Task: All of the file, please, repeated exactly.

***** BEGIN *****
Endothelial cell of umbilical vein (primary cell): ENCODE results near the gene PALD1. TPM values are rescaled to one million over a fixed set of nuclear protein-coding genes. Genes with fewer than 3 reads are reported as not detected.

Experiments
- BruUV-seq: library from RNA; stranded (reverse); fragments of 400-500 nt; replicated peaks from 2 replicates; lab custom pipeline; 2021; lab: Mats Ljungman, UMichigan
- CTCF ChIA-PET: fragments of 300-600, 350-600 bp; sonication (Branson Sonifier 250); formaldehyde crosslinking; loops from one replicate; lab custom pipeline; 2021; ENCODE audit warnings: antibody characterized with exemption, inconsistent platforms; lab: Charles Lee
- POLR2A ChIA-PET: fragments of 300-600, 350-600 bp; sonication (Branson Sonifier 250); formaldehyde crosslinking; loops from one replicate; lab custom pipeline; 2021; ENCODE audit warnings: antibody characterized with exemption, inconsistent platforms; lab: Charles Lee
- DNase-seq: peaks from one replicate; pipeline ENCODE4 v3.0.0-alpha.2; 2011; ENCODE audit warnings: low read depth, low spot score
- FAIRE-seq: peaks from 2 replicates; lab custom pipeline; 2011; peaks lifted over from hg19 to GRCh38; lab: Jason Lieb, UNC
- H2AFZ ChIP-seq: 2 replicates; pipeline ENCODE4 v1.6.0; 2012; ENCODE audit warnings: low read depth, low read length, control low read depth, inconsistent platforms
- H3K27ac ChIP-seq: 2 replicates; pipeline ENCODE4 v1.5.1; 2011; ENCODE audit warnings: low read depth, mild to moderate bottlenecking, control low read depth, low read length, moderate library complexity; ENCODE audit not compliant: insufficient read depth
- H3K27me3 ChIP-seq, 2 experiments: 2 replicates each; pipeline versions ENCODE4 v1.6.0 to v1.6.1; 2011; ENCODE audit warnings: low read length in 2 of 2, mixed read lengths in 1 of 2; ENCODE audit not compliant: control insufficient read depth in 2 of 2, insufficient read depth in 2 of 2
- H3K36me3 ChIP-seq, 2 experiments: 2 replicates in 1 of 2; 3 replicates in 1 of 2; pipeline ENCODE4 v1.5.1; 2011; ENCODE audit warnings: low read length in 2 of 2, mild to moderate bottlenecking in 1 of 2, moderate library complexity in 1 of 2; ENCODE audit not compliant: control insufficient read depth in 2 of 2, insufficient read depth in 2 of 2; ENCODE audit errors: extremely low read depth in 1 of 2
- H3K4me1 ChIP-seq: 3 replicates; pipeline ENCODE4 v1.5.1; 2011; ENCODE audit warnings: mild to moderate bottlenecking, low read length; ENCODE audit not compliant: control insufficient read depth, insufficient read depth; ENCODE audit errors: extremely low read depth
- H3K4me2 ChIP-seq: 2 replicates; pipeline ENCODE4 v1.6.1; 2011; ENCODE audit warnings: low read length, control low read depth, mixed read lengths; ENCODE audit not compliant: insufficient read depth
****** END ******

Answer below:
Endothelial cell of umbilical vein (primary cell): ENCODE results near the gene PALD1. TPM values are rescaled to one million over a fixed set of nuclear protein-coding genes. Genes with fewer than 3 reads are reported as not detected.

Experiments
- BruUV-seq: library from RNA; stranded (reverse); fragments of 400-500 nt; replicated peaks from 2 replicates; lab custom pipeline; 2021; lab: Mats Ljungman, UMichigan
- CTCF ChIA-PET: fragments of 300-600, 350-600 bp; sonication (Branson Sonifier 250); formaldehyde crosslinking; loops from one replicate; lab custom pipeline; 2021; ENCODE audit warnings: antibody characterized with exemption, inconsistent platforms; lab: Charles Lee
- POLR2A ChIA-PET: fragments of 300-600, 350-600 bp; sonication (Branson Sonifier 250); formaldehyde crosslinking; loops from one replicate; lab custom pipeline; 2021; ENCODE audit warnings: antibody characterized with exemption, inconsistent platforms; lab: Charles Lee
- DNase-seq: peaks from one replicate; pipeline ENCODE4 v3.0.0-alpha.2; 2011; ENCODE audit warnings: low read depth, low spot score
- FAIRE-seq: peaks from 2 replicates; lab custom pipeline; 2011; peaks lifted over from hg19 to GRCh38; lab: Jason Lieb, UNC
- H2AFZ ChIP-seq: 2 replicates; pipeline ENCODE4 v1.6.0; 2012; ENCODE audit warnings: low read depth, low read length, control low read depth, inconsistent platforms
- H3K27ac ChIP-seq: 2 replicates; pipeline ENCODE4 v1.5.1; 2011; ENCODE audit warnings: low read depth, mild to moderate bottlenecking, control low read depth, low read length, moderate library complexity; ENCODE audit not compliant: insufficient read depth
- H3K27me3 ChIP-seq, 2 experiments: 2 replicates each; pipeline versions ENCODE4 v1.6.0 to v1.6.1; 2011; ENCODE audit warnings: low read length in 2 of 2, mixed read lengths in 1 of 2; ENCODE audit not compliant: control insufficient read depth in 2 of 2, insufficient read depth in 2 of 2
- H3K36me3 ChIP-seq, 2 experiments: 2 replicates in 1 of 2; 3 replicates in 1 of 2; pipeline ENCODE4 v1.5.1; 2011; ENCODE audit warnings: low read length in 2 of 2, mild to moderate bottlenecking in 1 of 2, moderate library complexity in 1 of 2; ENCODE audit not compliant: control insufficient read depth in 2 of 2, insufficient read depth in 2 of 2; ENCODE audit errors: extremely low read depth in 1 of 2
- H3K4me1 ChIP-seq: 3 replicates; pipeline ENCODE4 v1.5.1; 2011; ENCODE audit warnings: mild to moderate bottlenecking, low read length; ENCODE audit not compliant: control insufficient read depth, insufficient read depth; ENCODE audit errors: extremely low read depth
- H3K4me2 ChIP-seq: 2 replicates; pipeline ENCODE4 v1.6.1; 2011; ENCODE audit warnings: low read length, control low read depth, mixed read lengths; ENCODE audit not compliant: insufficient read depth